I couldn’t be more excited about my next move. I’m joining the design team at Twitter!
Did you know that the origin of the words uppercase and lowercase dates back to the early days of the printing press?
Individual letters were stored in compartmentalised cases. The more commonly used ‘small’ letters were kept in the lower case, within easy reach of the typesetter. The capitals and accented letters were kept in the upper case – a little further to reach because they weren’t required as often.
Cases of type at Ditchling Museum.
We moved to Brighton in 2003, and on 3rd July 2010, we move away.
Our youngest chap, just past his first birthday, has frequently been pretty poorly and childcare for sick children doesn’t come cheap. Continue reading
The year started well and had some high points, but overall had some stress I could have lived without.
- SXSW Interactive festival
- “Thing 2”: our second baby boy
- House flood
- Mum diagnosed with breast cancer
- September spent traveling for work
Just a quick note about something that really annoys me from time to time. People who say “I could care less” to mean they don’t care.
I’m not being in any way anti-American, but this grammatical quirk has developed only in American-English, and is not present in British-English. I’m not just saying it’s bad-English; this phrase in particular has exactly the opposite meaning to what is intended.
Let’s assume that I don’t care about something at all. That would mean I care a zero amount about it. I could NOT care any less than zero about it. I couldn’t care less.
On the other hand, if I do care about something, then you could say that I care more than a zero amount about it. If I’m caring more than zero about it, I could care less.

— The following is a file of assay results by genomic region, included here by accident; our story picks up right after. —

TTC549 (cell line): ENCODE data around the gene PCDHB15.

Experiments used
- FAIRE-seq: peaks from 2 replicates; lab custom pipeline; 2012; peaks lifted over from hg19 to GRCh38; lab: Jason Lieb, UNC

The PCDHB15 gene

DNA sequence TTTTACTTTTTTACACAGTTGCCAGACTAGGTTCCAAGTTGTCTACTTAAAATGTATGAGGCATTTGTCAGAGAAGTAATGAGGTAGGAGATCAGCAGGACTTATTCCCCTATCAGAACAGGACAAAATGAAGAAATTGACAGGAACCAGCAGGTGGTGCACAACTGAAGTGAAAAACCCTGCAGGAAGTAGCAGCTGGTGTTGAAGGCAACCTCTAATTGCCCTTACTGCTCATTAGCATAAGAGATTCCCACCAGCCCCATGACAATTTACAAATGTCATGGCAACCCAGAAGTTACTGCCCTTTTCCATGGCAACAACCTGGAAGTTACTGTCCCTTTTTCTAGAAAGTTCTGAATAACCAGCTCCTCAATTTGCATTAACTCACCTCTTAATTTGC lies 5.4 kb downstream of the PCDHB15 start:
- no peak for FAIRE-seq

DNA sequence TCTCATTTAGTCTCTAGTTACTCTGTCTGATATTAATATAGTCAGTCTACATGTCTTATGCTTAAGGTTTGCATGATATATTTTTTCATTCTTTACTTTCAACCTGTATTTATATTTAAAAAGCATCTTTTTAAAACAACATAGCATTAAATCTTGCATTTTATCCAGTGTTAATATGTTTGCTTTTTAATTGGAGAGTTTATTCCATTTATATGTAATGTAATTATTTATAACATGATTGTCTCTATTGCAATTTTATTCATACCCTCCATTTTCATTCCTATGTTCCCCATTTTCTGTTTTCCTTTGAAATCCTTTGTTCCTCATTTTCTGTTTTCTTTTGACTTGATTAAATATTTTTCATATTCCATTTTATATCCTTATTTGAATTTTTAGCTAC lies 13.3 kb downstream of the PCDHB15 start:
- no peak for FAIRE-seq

So if you say “I could care less” then that means that you do care. If you mean to say that you don’t care, you need to say “I couldn’t care less”.
That concludes today’s English lesson!
Are there any nonsensical common phrases that you find annoying? Please leave a comment below.
Did you like this post? Then you may also like my new post about the misuse of the word “humble”.
UPDATE (May 2010)
richardr has a photo of Broadcasting House on Flickr. His photo is titled “White City”. That would be an easy mistake to make since they’re both BBC buildings, so I left a comment simply saying the photo seemed to be mis-titled White City, rather than Broadcasting House.
I thought I was being helpful. He replied by private message:
Before you leave patronising comments on other accounts you might care to read the comments trail explaining why a particular title has been chosen.
I’m surprised that he’d consider my comment to be patronising, and slightly offended that he’d title his reply “Your rudeness” and block me on Flickr! Talk about over-reaction! I get comments like “DUNB CUNT GO SUK UR MOMS MILK NOOB” daily on YouTube (that particular gem was left for me yesterday) and I don’t respond at all.
I admit I didn’t read the 350-word essay he’d left in the photo comments, which now that I look explains in depth why the photo is titled as such. But I wouldn’t say it’s uncommon for people not to read huge swathes of text on a photo sharing website.
Oh well, at least he brought the smile of incredulity to my face. And the chance to trump his over-reaction by blogging about it. I dunno, some people!
Of course, I wouldn’t want to encourage you to leave a similar comment as if you’ve just stumbled upon it, explaining that he’s got the title wrong. That would be bad, and not funny at all of course. *snigger* (if you get there and there are no recent comments, that’s because he’s deleting each individually – I know at least three people have commented in the last hour!)